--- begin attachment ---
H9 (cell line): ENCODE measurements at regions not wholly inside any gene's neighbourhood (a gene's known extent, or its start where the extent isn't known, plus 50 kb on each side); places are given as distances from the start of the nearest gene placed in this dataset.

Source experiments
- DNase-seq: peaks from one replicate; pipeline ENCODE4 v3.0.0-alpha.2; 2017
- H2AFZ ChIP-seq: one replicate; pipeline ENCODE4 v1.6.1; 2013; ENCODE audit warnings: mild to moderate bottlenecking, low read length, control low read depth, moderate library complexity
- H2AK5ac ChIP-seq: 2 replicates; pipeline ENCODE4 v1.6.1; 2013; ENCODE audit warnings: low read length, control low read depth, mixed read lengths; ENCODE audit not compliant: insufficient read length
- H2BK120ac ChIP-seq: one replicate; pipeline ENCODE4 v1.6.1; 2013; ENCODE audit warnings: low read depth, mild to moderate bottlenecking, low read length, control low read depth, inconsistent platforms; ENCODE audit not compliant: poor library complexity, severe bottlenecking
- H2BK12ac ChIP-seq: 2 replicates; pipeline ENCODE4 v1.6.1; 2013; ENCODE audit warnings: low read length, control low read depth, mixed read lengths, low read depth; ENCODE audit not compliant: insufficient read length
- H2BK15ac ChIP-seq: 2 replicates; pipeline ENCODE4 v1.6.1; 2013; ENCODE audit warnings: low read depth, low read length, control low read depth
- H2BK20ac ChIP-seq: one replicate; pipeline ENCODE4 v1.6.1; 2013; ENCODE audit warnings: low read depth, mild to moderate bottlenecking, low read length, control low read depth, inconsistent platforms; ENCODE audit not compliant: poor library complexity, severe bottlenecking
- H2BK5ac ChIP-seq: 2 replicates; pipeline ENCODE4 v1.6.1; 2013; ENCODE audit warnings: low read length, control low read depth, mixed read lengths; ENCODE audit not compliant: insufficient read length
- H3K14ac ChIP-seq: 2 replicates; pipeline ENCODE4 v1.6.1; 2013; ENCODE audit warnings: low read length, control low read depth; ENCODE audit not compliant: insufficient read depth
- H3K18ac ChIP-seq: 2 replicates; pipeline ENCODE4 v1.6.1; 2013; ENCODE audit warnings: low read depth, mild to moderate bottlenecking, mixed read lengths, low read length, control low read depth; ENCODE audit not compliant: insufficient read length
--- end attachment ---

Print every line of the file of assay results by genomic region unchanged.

H9 (cell line): ENCODE measurements at regions not wholly inside any gene's neighbourhood (a gene's known extent, or its start where the extent isn't known, plus 50 kb on each side); places are given as distances from the start of the nearest gene placed in this dataset.

Source experiments
- DNase-seq: peaks from one replicate; pipeline ENCODE4 v3.0.0-alpha.2; 2017
- H2AFZ ChIP-seq: one replicate; pipeline ENCODE4 v1.6.1; 2013; ENCODE audit warnings: mild to moderate bottlenecking, low read length, control low read depth, moderate library complexity
- H2AK5ac ChIP-seq: 2 replicates; pipeline ENCODE4 v1.6.1; 2013; ENCODE audit warnings: low read length, control low read depth, mixed read lengths; ENCODE audit not compliant: insufficient read length
- H2BK120ac ChIP-seq: one replicate; pipeline ENCODE4 v1.6.1; 2013; ENCODE audit warnings: low read depth, mild to moderate bottlenecking, low read length, control low read depth, inconsistent platforms; ENCODE audit not compliant: poor library complexity, severe bottlenecking
- H2BK12ac ChIP-seq: 2 replicates; pipeline ENCODE4 v1.6.1; 2013; ENCODE audit warnings: low read length, control low read depth, mixed read lengths, low read depth; ENCODE audit not compliant: insufficient read length
- H2BK15ac ChIP-seq: 2 replicates; pipeline ENCODE4 v1.6.1; 2013; ENCODE audit warnings: low read depth, low read length, control low read depth
- H2BK20ac ChIP-seq: one replicate; pipeline ENCODE4 v1.6.1; 2013; ENCODE audit warnings: low read depth, mild to moderate bottlenecking, low read length, control low read depth, inconsistent platforms; ENCODE audit not compliant: poor library complexity, severe bottlenecking
- H2BK5ac ChIP-seq: 2 replicates; pipeline ENCODE4 v1.6.1; 2013; ENCODE audit warnings: low read length, control low read depth, mixed read lengths; ENCODE audit not compliant: insufficient read length
- H3K14ac ChIP-seq: 2 replicates; pipeline ENCODE4 v1.6.1; 2013; ENCODE audit warnings: low read length, control low read depth; ENCODE audit not compliant: insufficient read depth
- H3K18ac ChIP-seq: 2 replicates; pipeline ENCODE4 v1.6.1; 2013; ENCODE audit warnings: low read depth, mild to moderate bottlenecking, mixed read lengths, low read length, control low read depth; ENCODE audit not compliant: insufficient read length